India is the fourth largest renewable energy market in the world and the fifth largest producer of automobiles, as well as the third largest importer of oil in the world. By transitioning to electric vehicles powered by renewable energy, the country can save billions of dollars in energy imports, greatly improve air quality in Indian cities, and at the same time respond to the climate crisis. that has affected millions of Indians. The key policies enacted now can have a profound impact on opening the country to the clean transportation era.

India has one of the lowest auto penetration rates among the major economies and has a unique opportunity to establish a sustainable electrified transportation system. Electric vehicles (EVs) have grown steadily in Indian cities and have brought multiple benefits: improving air pollution, reducing the cost of oil imports and improving the demand situation in the troubled energy industry of India. India. In addition, according to an estimate, renewable energy and electric vehicles are also large-scale employment opportunities in the future, and 13.8 million clean jobs may be created by 2030.

The Indian government led by NITI Aayog has been actively formulating strong policy measures since 2018 to promote the development of India’s electric vehicle ecosystem. Now, as the government seeks to amend the Electricity Law and the National Electricity Policy, now is the right time to think about the green grid and the subsequent transportation sector futuristic.

The following three policy levers can help unlock opportunities worth billions of dollars to power electric vehicles through renewable energy.

makes it easier for electric vehicle charging suppliers to purchase renewable energy: The current electricity regulations in most states in India require that the minimum threshold for signing an electricity contract through open access is 1 MW of backup electricity. This minimum power demand threshold is problematic for electric vehicle power operators who install charging stations.

The establishment of a dense network of battery charging or exchange stations means that its energy demand will remain distributed. This is why allowing demand aggregation will encourage energy operators to purchase renewable energy to power electric vehicles, as tested in Delhi. In addition, the policy currently allows open access to renewable energy only from the state, and after paying part of the cost to the distribution company (DISCOM) established by the State Electricity Regulatory Commission (SERC). Relaxing or canceling this instance clause may lead to competitive market-driven pricing and improve system efficiency.

Encourage interstate commerce and renewable energy transmission, especially for electric vehicles: India’s Ministry of Electricity (MoP) has extended the fee waiver for interstate renewable energy transmission until June 30, 2025. Only applicable to electricity sold to entities with renewable energy purchase obligations. The regulations generally exclude energy operators who provide charging facilities for electric vehicles.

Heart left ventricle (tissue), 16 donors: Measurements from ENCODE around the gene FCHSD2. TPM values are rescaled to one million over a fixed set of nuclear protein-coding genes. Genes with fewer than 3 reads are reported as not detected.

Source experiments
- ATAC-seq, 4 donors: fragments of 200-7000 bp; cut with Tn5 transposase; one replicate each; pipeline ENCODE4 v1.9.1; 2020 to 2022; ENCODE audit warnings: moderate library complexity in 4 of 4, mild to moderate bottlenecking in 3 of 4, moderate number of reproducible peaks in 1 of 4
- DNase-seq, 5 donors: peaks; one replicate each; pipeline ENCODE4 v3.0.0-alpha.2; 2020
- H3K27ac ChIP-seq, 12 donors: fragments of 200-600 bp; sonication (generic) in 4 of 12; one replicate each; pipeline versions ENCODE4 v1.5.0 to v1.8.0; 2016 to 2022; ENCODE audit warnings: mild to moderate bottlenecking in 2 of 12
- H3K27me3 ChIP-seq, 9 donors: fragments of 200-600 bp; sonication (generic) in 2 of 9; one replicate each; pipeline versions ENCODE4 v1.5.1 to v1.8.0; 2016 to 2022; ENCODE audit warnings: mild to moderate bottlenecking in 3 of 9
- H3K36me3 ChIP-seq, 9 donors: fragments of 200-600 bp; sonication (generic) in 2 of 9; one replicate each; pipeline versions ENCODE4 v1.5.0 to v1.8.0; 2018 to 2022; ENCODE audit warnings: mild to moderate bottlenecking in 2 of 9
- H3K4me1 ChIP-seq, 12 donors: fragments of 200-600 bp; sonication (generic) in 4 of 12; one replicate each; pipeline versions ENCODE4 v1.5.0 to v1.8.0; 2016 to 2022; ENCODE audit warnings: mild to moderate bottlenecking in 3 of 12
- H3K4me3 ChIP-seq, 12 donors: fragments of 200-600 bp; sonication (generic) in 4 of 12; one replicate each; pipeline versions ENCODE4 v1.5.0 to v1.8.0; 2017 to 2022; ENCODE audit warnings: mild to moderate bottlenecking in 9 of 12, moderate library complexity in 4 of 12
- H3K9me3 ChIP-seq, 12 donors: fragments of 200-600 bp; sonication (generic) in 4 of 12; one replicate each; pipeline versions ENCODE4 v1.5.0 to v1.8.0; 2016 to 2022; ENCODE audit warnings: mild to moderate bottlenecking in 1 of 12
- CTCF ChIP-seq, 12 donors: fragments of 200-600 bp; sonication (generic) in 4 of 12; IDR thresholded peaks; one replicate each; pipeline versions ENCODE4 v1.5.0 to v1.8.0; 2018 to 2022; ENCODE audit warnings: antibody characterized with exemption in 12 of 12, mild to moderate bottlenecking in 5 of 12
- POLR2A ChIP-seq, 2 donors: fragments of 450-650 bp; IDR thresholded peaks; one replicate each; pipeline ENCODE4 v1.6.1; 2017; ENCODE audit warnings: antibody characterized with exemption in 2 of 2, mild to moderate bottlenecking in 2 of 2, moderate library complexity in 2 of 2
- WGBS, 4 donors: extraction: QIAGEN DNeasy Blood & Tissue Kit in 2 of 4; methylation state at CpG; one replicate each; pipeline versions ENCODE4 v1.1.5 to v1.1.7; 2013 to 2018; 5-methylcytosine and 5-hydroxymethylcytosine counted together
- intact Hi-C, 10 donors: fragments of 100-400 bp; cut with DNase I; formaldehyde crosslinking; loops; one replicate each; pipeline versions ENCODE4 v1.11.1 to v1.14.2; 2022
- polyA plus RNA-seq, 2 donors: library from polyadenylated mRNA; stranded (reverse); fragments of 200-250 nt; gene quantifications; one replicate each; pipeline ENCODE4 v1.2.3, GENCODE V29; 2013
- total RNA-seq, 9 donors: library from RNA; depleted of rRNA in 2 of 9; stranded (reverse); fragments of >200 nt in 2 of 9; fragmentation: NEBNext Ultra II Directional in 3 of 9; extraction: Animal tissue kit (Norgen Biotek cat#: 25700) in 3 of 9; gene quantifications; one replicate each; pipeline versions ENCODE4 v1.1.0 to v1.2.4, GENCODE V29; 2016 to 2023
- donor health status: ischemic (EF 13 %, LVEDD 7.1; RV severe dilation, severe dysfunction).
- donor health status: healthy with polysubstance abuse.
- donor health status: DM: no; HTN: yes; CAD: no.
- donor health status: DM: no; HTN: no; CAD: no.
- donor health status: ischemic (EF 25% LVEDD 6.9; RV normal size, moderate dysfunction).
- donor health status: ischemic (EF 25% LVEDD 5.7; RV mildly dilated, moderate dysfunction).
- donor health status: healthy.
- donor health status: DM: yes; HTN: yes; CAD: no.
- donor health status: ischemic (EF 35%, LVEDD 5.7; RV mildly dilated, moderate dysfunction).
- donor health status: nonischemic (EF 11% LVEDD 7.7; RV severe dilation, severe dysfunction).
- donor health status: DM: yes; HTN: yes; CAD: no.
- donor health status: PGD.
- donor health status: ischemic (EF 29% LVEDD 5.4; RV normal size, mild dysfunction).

Since these transmission costs and transmission losses represent the self-insured renewable energy producers of the group energy operators (group self-insurance is an agreement for developers to establish energy projects, collective use by multiple industrial or commercial consumers), expand the use of Renewable energy incentives to power electric vehicles can go a long way in providing comprehensive solutions to decarbonize the energy and transportation sectors.

Provide power bank facilities for energy operators: In the electricity market, “banking” is an accounting clause
that allows “depositing renewable energy production facilities for later use”
The electricity supplier that produced is not used, or if it cannot be produced for a specified duration (ranging from 15 minutes to a year), it “borrows” the energy it needs to sell to the buyer.

Currently, bank charges and their standards vary from state to state in India, ranging from 2% to 10% of the electricity injected into the grid by renewable energy producers or extracted by consumers. In order to encourage electric vehicle energy operators to establish exclusive renewable energy facilities, more friendly policies may consider limiting these costs to a lower range (preferably 2% of the energy extracted), and establishing consistency among various SERCs s frame.

In addition, energy operators can obtain a one-year energy bank service at a minimum fee through DISCOMS to encourage the use of renewable energy to power electric vehicles.
India’s transition to electric vehicles is an excellent opportunity to accelerate the economy, stimulate job growth, improve air quality, and reduce carbon emissions. Although electric vehicles are cleaner even if they use traditional grid electricity, combining them with renewable energy can accelerate India’s decarbonization efforts.
Nitish Arora is an electric vehicle and clean energy expert, serving as a consultant for the NRDC India program.

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